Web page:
Many of the traditional economy folks argue that, while the legislation has been amended to include some exemptions, many more "reasonable" exemptions have been demonstrated and the ABC-test language should be changed rather than industry-specific exemptions.
And, many in the business community accept that something is changing on independent contractors but are concerned with the retroactive liability. They want to know the new rules of the game and adjust their business operations accordingly.
In other words, while the support is mostly unified, the opposition has different levels of interest. That makes negotiations a challenge.
Before the Legislature left for Summer Recess, Senate Public Employment and Retirement committee approved AB 5 on a 4-1, party-line vote. Before doing so, committee chair Jerry Hill (D-San Mateo) and Hannah-Beth Jackson (D-Santa Barbara) stated that they were moving the bill forward in consideration of the policy committee deadline while each expressed concerns on the need for either more specific exemptions or a change to the underlying "ABC" test.
So, there are two issues--exemptions and retroactivity--that are the focus of heavily lobbying leading up the final month of session. There is plenty of campaign money on both sides between labor in support and business--particularly Silicon Valley--on the other side. Silicon Valley investors are major campaign players.
The retroactivity issue is likely also a big one for the Consumer Attorneys of California, which represents the trial lawyers and major player in Democratic campaigns. Its members likely believe Dynamex should be applied retroactively so those "wronged" may be made right, as the plaintiffs in the Dynamex case were.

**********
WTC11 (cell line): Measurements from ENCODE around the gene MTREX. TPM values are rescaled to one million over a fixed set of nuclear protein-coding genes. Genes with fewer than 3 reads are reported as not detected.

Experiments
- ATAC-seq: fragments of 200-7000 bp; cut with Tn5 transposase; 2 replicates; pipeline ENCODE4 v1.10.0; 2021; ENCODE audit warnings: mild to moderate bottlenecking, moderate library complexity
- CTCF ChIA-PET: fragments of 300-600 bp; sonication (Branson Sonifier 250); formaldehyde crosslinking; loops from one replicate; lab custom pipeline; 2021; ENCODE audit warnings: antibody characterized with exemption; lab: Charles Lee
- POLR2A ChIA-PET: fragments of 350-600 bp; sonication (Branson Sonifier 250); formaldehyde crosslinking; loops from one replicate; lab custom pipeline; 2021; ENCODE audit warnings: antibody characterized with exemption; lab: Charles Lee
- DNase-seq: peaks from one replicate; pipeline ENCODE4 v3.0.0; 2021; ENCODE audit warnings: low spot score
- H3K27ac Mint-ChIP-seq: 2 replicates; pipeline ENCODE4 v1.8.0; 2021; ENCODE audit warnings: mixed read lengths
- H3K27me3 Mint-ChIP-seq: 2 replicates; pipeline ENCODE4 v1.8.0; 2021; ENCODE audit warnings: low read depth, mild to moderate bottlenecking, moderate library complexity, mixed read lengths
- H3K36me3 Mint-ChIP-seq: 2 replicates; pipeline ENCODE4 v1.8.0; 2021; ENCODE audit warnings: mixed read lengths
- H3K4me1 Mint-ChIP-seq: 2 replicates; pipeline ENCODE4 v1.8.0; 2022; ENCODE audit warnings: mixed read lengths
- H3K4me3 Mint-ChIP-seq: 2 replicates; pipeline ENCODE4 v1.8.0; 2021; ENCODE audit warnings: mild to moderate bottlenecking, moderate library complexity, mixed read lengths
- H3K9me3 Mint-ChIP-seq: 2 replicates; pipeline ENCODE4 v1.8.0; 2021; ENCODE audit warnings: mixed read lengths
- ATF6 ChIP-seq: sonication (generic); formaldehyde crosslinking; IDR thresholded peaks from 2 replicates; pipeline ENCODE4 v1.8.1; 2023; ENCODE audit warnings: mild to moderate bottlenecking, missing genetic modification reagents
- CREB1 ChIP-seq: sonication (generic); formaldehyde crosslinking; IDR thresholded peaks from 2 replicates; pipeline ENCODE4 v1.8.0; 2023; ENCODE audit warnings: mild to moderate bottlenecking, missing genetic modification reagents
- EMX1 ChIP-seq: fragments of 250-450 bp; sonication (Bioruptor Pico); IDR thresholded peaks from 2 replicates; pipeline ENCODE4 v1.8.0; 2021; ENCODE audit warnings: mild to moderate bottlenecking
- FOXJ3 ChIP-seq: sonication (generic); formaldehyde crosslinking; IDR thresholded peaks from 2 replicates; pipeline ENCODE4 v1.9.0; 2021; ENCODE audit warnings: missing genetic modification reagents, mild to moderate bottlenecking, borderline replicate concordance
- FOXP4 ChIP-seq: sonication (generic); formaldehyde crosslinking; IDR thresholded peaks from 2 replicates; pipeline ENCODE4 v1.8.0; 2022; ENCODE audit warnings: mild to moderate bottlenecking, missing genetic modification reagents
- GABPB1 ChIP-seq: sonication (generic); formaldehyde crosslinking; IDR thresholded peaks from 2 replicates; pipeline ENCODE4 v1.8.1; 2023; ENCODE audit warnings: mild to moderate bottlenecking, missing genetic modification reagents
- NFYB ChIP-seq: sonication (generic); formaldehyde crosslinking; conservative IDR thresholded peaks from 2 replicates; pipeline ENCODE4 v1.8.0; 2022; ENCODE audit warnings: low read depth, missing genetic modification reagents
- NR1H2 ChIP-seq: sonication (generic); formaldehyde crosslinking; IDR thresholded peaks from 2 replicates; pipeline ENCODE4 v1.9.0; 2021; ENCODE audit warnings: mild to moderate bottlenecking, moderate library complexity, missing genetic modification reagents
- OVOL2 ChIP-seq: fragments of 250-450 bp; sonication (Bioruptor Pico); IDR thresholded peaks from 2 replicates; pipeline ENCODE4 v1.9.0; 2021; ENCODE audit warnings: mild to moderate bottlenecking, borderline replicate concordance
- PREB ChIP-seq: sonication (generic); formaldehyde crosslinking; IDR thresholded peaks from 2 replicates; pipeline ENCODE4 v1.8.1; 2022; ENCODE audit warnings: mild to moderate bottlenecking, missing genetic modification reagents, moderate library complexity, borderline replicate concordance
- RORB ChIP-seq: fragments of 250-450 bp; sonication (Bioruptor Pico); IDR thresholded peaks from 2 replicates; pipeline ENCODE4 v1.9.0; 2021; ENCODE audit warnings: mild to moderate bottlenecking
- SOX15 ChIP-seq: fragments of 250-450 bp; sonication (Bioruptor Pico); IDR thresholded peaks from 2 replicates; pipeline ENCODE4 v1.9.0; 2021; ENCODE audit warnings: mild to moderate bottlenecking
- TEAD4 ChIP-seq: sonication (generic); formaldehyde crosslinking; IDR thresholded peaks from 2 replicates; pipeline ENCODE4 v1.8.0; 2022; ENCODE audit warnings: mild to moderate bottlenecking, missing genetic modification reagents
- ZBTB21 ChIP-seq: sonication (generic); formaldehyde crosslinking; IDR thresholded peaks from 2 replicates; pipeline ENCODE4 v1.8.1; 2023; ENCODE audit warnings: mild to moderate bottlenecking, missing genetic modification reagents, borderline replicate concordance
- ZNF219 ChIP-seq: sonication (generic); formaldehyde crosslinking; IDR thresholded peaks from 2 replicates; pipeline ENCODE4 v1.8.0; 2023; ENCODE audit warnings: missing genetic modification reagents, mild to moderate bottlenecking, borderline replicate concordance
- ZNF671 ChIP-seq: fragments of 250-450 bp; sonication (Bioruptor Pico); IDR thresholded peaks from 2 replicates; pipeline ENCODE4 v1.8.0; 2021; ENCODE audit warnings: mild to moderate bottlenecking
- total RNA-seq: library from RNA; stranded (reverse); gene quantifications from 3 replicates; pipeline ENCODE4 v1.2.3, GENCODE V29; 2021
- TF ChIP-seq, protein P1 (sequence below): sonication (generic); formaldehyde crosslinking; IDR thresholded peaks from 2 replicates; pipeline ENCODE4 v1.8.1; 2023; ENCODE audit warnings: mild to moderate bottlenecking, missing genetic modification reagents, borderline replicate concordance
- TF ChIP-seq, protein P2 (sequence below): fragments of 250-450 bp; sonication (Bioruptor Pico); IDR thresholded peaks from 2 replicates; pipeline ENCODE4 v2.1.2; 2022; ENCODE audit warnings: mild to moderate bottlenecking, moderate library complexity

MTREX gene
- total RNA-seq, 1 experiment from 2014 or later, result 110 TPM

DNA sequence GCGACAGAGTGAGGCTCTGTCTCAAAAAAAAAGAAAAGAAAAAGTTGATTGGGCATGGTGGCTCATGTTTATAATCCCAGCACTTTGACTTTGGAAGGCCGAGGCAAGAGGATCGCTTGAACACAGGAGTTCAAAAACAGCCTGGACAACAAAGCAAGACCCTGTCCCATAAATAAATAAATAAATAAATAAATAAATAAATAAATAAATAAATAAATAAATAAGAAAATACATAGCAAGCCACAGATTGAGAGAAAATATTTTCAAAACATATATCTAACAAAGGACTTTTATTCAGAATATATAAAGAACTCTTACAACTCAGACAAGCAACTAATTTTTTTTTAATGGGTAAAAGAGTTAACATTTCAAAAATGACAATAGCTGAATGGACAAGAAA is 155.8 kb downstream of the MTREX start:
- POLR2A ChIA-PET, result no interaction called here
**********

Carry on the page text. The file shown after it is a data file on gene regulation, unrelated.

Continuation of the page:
Labor is willing to deal on some, but not all, of the requests for exemptions that are not already included in the bill. Labor fears the "slippery slope" of opening up the bill for more exemptions, but would prefer exemptions to a change in the Dynamex "ABC" test itself. Bill author Gonzalez seems resistant to the biggest ones being discussed, such as owner/operator truck drivers, but also wants to see a bill enacted this year.
The governor's office would like to see a compromise with the time until Senate Appropriations suspense file on August 29 or 30th, as well as Democratic lawmakers who rarely cross labor but also don't want to be blamed for the end of several popular "new economy" businesses. The governor, while elected with strong labor support, has deep ties too many venture capital and equity investors in Silicon Valley and has received contributions from then. He either doesn't want the bill on his desk now, allowing the courts to handle cases under Dynamex or would appreciate the two sides provide a compromise so that they can stand behind him at a bill-signing ceremony.
While all but three Democrats voted in favor of the bill in the Assembly, many did so uncomfortably. They don't want to cross labor but they also don't want the failure of Uber, Lyft, DoorDash, FoodJets, etc. on their hands. While several "gig economy" companies will fail regardless among competition and consolidation, it's a lot easier to blame it on "Sacramento."
It's a clash of the titans, with a Silicon Valley twist. Stay tuned.
CAKEDAY: Happy birthday to Senator Steve Glazer, Assemblywomen Wendy Carrillo and Buffy Wicks, Dominique Dimare, Alex Gurfinkel, Lisa Matocq, Krystal Moreno, and Kimi Shigetani!